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Link to an image of this pageLink to an image of this page †[K1r p145]

Fortuna virtutem superans.

Fortune triumphant over virtue

EMBLEMA CXIX.

Caesareo postquŗm superatus milite, vidit
Civili undantem sanguine Pharsaliam;
Iam iam stricturus moribunda in pectora ferrum,
Audaci hos Brutus protulit ore sonos:
Infelix Virtus; & solis provida verbis,
Fortunam in rebus cur sequeris dominam?[1]

Brutus, defeated by the Caesarean troops, saw Pharsalia flowing with citizen blood. As he was about to plunge the sword into his dying heart, he spoke these words with undaunted voice: ‘Unhappy virtue, prudent only in word - why do you in reality submit to dominating fortune?’

Notes:

1.After the assassination of Julius Caesar, Brutus and Cassius became the leaders of the Republican cause. The Caesarean troops, led by Mark Antony and Octavian, Caesar’s heir, defeated them in 42 BC in two battles at Philippi in Macedonia. (Pharsalus in Thessaly was the site of the battle in 48 BC in which Julius Caesar had defeated Pompey in a previous round of the Civil Wars. Pharsalia is here loosely used, as in the Roman poets, to refer to both sites of similar civil conflict.) For Brutus’ suicide after the defeat, see the end of Plutarch’s Life of Brutus.


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  • Luck, Fortune, Lot; 'Fato', 'Fortuna', 'Fortuna aurea', 'Fortuna buona', 'Fortuna pacifica overo clemente', 'Sorte' (Ripa) (+ emblematical representation of concept) [54F12(+4)] Search | Browse Iconclass
  • Virtuousness; 'Amor di Virtý', 'Attione virtuosa', 'Guida sicura de' veri honori', 'Virtý', 'Virtý insuperabile' (Ripa) (+ emblematical representation of concept) [57A6(+4)] Search | Browse Iconclass
  • geographical names of countries, regions, mountains, rivers, etc. (names of cities and villages excepted) (with NAME) [61D(PHARSALIA)] Search | Browse Iconclass
  • (story of) Marcus Junius Brutus death of person from classical history [98B(BRUTUS, M.J.)68] Search | Browse Iconclass

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Link to an image of this pageLink to an image of this page †[b7v p30]

In occasionem.

Opportunity.

XVI.

Lysippi[1] hoc opus est, Sycion[2] cui patria: tu quis?[3]
Cuncta domans capti temporis articulus.
Link to an image of this pageLink to an image of this page †[b8r p31]Cur pinnis[4] stas? usque rotor. talaria plantis
Cur retines? passim me levis aura rapit.
In dextra est tenuis dic unde novacula? acutum
Omni acie hoc signum me magis esse docet.
Cur in fronte coma? occurrens ut prendar. at heus tu
Dic cur pars calva est posterior capitis?
Me semel alipedem si quis permittat abire,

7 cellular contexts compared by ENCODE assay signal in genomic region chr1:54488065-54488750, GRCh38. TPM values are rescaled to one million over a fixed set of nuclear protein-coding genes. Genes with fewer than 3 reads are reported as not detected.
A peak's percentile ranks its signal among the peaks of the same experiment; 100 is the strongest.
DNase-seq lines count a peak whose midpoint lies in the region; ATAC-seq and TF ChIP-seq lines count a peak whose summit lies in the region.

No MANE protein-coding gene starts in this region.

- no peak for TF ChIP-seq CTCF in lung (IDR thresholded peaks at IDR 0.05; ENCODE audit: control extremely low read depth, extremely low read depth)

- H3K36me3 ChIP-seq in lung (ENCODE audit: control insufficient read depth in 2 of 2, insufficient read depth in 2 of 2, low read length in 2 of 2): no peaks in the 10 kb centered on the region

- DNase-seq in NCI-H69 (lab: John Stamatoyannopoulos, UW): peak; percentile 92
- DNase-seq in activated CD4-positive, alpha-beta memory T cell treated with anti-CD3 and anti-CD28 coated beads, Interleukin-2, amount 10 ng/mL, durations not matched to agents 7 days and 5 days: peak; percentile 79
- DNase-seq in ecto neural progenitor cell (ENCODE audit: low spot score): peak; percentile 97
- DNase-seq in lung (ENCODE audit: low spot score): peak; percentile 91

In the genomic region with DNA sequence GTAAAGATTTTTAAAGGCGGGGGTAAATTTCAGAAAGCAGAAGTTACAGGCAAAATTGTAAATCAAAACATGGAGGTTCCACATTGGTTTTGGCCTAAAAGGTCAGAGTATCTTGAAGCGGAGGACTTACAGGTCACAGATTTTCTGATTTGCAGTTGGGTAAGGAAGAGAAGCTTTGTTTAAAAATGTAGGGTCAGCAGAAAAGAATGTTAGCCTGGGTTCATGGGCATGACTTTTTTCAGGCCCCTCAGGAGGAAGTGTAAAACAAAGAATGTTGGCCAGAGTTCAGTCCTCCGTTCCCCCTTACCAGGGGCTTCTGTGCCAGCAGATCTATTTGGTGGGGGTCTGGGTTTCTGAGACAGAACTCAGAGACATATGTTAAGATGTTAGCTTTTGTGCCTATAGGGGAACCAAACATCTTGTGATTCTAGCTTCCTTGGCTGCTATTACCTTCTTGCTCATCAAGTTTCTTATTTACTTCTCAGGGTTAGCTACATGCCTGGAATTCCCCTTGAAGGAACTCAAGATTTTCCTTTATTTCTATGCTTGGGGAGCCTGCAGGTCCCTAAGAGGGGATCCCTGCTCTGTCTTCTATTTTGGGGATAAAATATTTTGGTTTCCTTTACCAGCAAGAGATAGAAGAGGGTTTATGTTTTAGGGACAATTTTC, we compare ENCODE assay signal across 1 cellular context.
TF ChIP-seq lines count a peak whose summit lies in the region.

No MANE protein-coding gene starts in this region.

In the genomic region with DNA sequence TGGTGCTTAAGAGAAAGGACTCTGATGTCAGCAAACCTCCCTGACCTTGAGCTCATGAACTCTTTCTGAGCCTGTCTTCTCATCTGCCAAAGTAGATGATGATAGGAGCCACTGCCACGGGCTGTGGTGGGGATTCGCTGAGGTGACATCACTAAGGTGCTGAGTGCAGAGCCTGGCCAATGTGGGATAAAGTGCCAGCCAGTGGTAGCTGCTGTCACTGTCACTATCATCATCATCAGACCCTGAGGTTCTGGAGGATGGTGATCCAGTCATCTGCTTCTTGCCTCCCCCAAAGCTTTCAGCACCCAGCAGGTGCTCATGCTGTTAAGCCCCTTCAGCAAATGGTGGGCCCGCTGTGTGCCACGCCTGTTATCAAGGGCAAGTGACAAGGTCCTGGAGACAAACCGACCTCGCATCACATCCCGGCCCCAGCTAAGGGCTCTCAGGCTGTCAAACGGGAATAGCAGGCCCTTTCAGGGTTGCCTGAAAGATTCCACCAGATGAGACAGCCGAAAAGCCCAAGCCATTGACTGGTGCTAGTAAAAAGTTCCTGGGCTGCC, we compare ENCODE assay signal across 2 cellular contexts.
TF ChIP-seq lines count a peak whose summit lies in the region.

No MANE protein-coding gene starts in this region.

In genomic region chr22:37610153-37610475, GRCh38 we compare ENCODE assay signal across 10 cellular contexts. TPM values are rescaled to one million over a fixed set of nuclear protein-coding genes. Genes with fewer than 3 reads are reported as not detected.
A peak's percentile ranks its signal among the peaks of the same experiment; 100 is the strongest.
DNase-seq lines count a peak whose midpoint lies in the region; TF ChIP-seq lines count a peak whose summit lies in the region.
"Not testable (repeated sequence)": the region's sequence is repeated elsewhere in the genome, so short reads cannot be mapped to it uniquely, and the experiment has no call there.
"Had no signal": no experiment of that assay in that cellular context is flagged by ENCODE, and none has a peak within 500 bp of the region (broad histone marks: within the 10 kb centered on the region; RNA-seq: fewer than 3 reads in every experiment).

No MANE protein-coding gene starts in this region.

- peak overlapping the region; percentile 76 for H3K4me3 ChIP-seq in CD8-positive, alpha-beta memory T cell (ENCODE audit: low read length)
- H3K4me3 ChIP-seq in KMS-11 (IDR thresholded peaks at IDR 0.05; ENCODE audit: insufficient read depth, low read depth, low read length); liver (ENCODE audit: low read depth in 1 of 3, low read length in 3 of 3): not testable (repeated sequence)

Ne possim apprenso postmodÚ crine capi.
Tali opifex nos arte, tui causa, edidit hospes,
Utque omnes moneam, pergula aperta tenet.

This image is the work of Lysippus, whose home was Sicyon. - Who are you? - I am the moment of seized opportunity that governs all. - Why do you stand on points? - I am always whirling about. - Why do you have winged sandals on your feet? - The fickle breeze bears me in all directions. - Tell us, what is the reason for the sharp razor in your right hand? - This sign indicates that I am keener than any cutting edge. - Why is there a lock of hair on your brow? - So that I may be seized as I run towards you. - But come, tell us now, why ever is the back of your head bald? - So that if any person once lets me depart on my winged feet, I may not thereafter be caught by having my hair seized. It was for your sake, stranger, that the craftsman produced me with such art, and, so that I should warn all, it is an open portico that holds me.

COMMENTARIA.

Lysippus cuius meminit Martialis, nobilis
& insignis sculptor, (eius patria Sycion urbs
in Laconia erat, cuius egregia opera Plinius va-
riis in locis commendat) hanc statuam fabri-
cavit, quae Occasio dicitur, id est, opportuni-
tas temporis rectŤ observata omnia regens &
gubernans, teste Plutarcho in vita Niciae. Stat
autem pinnis, id est, calamis durioribus ro-
tundis: semper enim labitur nec unquam fir-
ma permanet, in pedibus talaria, id est, cal-
ceos alatos (ut etiam Mercurius) gerit, per
aŽrem etenim ad omnia loca volitat. Dextra
novaculam tenet, significans illam quavis re
acutissima magis acutam, in fronte solým ca-
pillata, ut occurrens statim apprehendatur,
retro verÚ calva est, quippe semel amissa, post
terga capi amplius nequit , ita etiam Cato ille
Link to an image of this pageLink to an image of this page †[b8v p32]gravissimus eam describit, inquiens. Fronte
capillata post haec Occasio calva. Stat autem
pergula, hoc est alto eminentique loco ut faci-
lŤ videri possit & omnes admoneat.

Notes:

1.Greek sculptor, 4th century BC.

2.A town west of Corinth.

3.This is a translation of Anthologia graeca 16.275. See also Erasmus, Adagia 670, Nosce tempus, where Erasmus too gives a verse translation of the Greek epigram.

4.‘on points’. Alciato here agrees with Erasmus, who similarly translates the phrase ep’ akra, ‘on tiptoe’, in the Greek original. Thomas More translates more obviously with summis digitis. See Selecta epigrammata (Cornarius, ed.) p. 372ff.


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